By Travis McKeveny

My last session was interesting. I didn’t at all expect that it would involve juggling. Or, to be more accurate, a breaking-down of the act of juggling in order to get a clearer idea of my body’s relationship to space.

I was alarmed by my spasticity. Although earlier in the chair I was able to get a better-than-ever sense of my head’s ability to continually rebalance — as a consequence of my neck’s having softened — upon standing up and trying to juggle I tightened up or ‘got small.’ I was reminded of the term ‘end-gaining,’ which I had come across in an Alexander text.

Which is to say that I was more concerned with juggling without dropping the balls than with understanding the means whereby I might do so — and the manner in which I was currently acting. Leland encouraged me to instead observe myself and release one of the balls just before the other landed in the same hand, but to not fret about dropping any of the balls — at that point, when I was just beginning to learn this skill, such thoughts did no good.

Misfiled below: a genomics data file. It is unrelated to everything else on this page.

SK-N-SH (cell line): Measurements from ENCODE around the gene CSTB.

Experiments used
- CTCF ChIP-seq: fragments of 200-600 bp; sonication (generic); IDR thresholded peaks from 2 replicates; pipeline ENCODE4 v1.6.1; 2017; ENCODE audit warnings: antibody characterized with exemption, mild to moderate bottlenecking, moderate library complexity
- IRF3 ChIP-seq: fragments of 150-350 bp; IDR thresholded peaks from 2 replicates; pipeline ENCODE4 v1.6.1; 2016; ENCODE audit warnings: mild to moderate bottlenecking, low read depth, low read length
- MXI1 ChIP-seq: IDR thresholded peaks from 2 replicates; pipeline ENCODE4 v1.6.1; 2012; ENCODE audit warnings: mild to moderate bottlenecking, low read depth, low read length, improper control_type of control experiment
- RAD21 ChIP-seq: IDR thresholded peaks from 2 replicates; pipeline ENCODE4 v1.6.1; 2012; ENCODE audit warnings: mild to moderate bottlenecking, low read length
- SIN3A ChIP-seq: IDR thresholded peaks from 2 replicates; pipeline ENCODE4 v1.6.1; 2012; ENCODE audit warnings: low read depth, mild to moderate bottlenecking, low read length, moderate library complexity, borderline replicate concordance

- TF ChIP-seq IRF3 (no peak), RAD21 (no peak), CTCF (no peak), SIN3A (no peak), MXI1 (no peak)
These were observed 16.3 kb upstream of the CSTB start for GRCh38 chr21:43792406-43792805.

I do plan to soon write a song that addresses, however peripherally, the Alexander Technique and my study of it. For now, though, I’ll just share a limerick:

There once was a fellow named Leland

Who said, “Worry not where the balls may land

Improving your use

Will deft juggling produce

Sure as pro bodybuilders are spray-tanned.”

Ok, that made perfect sense until the final line. But you get the gist.